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Youker v. Douglas County

Court of Appeals of Washington, Division 3

January 9, 2014

Jason Youker, Appellant,
Douglas County et al., Respondents

Appeal from Douglas Superior Court. Docket No: 09-2-00228-0. Date filed: 06/20/2012. Judge signing: Honorable John Michael Antosz.

Julie A. Anderson (of Law Office of Julie A. Anderson ), for appellant.

Stanley A. Bastian (of Jeffers Danielson Sonn & Aylward PS ), for respondents.

AUTHOR: Stephen M. Brown, J. Kevin M. Korsmo, C.J. concurs, Siddoway, J. dissents.


Brown, J.

[178 Wn.App. 794] ¶ 1 Jason Youker appeals the summary judgment dismissal of his common law privacy invasion suit against Douglas County and two of its sheriff's deputies, Lisa White and William Black, after the deputies performed a warrantless search of his home based on the consent of his ex-wife, JoAnn Youker.

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Mr. Youker contends genuine issues of material fact exist on Ms. Youker's authority to consent to the search and the amount of damages stemming directly from the search. Reasonable minds could solely conclude the deputies lacked intent to intrude upon Mr. Youker's seclusion. Accordingly, we affirm.


¶ 2 In April 2007, Ms. Youker visited the sheriff's office to report her ex-husband, Mr. Youker, was a convicted felon [178 Wn.App. 795] with a rifle in his possession. Deputies White and Black learned Mr. Youker had in effect a no-contact order against Ms. Youker, and she had an outstanding arrest warrant. Ms. Youker offered to show the deputies the gun's location in the home where she claimed to have resided with Mr. Youker for the previous five months despite the no-contact order.

¶ 3 The deputies drove Ms. Youker to the home where, in Mr. Youker's absence, she signed a consent to search form. A dog recognized her and allowed her to pass to the door that she knew was unlocked to allow Mr. Youker's employees access to business inventory. The deputies entered the home and seized the gun from under a bed Ms. Youker claimed to share with Mr. Youker. Ms. Youker showed them her clothing in half the bedroom closet and her mail sent to that address on the bed's side table. Back at the sheriff's office, Deputy White learned Ms. Youker's arrest warrant was for violating the no-contact order and arrested her. Deputy White arrested Mr. Youker the next day. Mr. Youker told Deputy White the gun belonged to Ms. Youker and she had resided in his home for the previous four months.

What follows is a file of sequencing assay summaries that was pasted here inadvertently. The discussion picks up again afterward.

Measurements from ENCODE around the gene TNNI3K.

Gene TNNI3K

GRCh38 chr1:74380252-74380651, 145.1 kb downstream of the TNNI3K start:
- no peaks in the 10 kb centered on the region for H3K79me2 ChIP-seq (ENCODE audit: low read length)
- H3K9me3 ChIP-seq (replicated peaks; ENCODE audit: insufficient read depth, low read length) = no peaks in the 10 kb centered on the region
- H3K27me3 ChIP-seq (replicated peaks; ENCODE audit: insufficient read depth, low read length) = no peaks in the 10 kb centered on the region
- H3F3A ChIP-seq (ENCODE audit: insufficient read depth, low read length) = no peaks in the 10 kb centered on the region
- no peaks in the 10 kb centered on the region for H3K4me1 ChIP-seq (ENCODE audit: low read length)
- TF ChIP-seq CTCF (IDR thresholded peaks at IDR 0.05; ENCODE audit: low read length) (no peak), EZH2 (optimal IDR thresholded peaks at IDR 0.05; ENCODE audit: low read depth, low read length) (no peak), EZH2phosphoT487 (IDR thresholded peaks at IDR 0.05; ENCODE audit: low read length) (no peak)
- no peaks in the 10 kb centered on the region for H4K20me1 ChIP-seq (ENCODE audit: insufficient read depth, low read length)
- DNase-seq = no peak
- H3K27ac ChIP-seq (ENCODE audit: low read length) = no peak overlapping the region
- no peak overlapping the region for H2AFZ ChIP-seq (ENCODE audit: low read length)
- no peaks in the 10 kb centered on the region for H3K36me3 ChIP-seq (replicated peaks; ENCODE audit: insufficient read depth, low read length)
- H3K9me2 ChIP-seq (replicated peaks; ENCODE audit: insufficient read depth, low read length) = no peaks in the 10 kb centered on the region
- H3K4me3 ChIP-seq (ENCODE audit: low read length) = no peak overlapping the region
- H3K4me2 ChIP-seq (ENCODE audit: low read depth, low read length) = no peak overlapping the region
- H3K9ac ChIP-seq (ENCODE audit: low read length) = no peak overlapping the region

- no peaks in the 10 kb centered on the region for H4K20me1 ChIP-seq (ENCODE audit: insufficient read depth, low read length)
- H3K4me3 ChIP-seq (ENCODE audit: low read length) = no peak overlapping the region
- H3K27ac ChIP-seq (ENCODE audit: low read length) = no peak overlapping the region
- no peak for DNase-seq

¶ 4 The State charged Mr. Youker with first degree unlawful firearm possession. State prosecutors later dropped the charge because the United States indicted him for the same incident. Federal prosecutors eventually dropped the indictment because evidence suggested Mr. Youker might not have owned the gun.

¶ 5 In April 2009, Mr. Youker sued the county and the deputies for privacy invasion, false arrest, false imprisonment, and malicious prosecution. The Youkers each gave evidence contradicting their prior alleged statements in material ways, generally claiming Ms. Youker did not reside in Mr. Youker's home at the time of the search. The trial court summarily dismissed all claims. Mr. Youker's first appeal followed. This court reversed and remanded solely regarding his privacy invasion suit, finding, " [T]he basis for dismissing [the] claim, at least with respect to damages [178 Wn.App. 796] directly related to the search, was insufficiently briefed below and on appeal." Youker v. Douglas County, 162 Wn.App. 448, 453, 258 P.3d 60, review denied, 173 Wn.2d 1002 (2011).

¶ 6 On remand, the trial court again summarily dismissed Mr. Youker's privacy invasion suit. The court " specifically f[ound] that there are issues of fact on ... consent to search" but concluded these issues were not material because Mr. Youker could not prove damages. Clerk's Papers at 382. Mr. Youker again appealed.


¶ 7 The issue is whether the trial court erred in summarily dismissing Mr. Youker's privacy invasion suit.

¶ 8 We review a summary judgment order de novo, engaging in the same inquiry as the trial court. Highline Sch. Dist. No. 401 v. Port of Seattle, 87 Wn.2d 6, 15, 548 P.2d 1085 (1976); Mahoney v. Shinpoch, 107 Wn.2d 679, 683, 732 P.2d 510 (1987). While we consider solely evidence and issues called to the trial court's attention, we may affirm on any ground the record is sufficiently developed for us to fairly consider. RAP 2.5(a); RAP 9.12.